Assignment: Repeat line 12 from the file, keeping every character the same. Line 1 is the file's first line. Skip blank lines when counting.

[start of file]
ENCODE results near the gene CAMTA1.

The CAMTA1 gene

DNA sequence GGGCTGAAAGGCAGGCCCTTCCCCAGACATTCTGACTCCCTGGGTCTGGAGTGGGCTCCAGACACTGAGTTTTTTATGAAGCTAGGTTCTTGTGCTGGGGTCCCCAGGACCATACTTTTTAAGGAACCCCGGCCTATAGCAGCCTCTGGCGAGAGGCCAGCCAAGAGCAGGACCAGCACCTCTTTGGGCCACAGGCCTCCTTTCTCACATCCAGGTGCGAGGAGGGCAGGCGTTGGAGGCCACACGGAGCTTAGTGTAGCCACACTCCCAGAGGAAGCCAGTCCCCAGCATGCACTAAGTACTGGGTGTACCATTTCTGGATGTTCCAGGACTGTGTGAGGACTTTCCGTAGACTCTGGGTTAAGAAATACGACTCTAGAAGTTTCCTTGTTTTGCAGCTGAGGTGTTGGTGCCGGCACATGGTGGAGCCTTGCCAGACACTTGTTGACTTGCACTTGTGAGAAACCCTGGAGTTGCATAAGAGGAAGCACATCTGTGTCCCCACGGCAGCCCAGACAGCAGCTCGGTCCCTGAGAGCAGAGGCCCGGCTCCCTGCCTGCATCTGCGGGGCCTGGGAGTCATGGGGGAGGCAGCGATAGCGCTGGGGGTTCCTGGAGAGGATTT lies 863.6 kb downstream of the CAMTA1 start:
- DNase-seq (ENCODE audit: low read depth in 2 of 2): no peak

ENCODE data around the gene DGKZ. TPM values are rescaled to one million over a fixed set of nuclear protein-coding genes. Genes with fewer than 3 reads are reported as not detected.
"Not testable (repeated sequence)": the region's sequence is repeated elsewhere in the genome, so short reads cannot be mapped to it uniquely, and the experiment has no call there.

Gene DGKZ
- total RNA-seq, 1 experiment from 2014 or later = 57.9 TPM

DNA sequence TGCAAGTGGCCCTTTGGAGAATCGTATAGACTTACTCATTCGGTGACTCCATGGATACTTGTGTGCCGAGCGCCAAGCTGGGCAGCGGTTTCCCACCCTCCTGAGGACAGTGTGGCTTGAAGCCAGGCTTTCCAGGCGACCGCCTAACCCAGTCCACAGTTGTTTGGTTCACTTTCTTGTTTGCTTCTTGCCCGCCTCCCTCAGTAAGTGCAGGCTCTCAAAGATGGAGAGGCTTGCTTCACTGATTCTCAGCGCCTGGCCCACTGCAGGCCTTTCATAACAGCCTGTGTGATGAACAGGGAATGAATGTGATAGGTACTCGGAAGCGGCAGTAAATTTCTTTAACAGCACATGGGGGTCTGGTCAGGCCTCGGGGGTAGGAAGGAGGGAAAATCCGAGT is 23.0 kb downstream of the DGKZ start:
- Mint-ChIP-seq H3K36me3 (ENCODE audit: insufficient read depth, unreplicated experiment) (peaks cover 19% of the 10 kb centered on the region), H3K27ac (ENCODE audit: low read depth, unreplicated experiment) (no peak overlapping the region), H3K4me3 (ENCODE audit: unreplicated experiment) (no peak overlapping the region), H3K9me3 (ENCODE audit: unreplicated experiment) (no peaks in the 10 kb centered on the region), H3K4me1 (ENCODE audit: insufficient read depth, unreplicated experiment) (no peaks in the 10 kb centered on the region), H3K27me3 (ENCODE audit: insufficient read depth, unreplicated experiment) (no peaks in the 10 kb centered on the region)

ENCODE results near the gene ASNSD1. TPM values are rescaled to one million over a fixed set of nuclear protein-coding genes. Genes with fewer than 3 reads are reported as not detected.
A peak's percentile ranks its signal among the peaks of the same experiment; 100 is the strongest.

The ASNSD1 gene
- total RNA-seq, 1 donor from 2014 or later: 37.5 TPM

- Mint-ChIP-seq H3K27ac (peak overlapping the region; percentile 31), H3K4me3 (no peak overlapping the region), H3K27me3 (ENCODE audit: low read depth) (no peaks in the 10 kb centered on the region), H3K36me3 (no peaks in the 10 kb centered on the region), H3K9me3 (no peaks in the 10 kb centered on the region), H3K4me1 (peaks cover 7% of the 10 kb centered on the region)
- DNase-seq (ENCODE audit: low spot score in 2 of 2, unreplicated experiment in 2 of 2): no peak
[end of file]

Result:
A peak's percentile ranks its signal among the peaks of the same experiment; 100 is the strongest.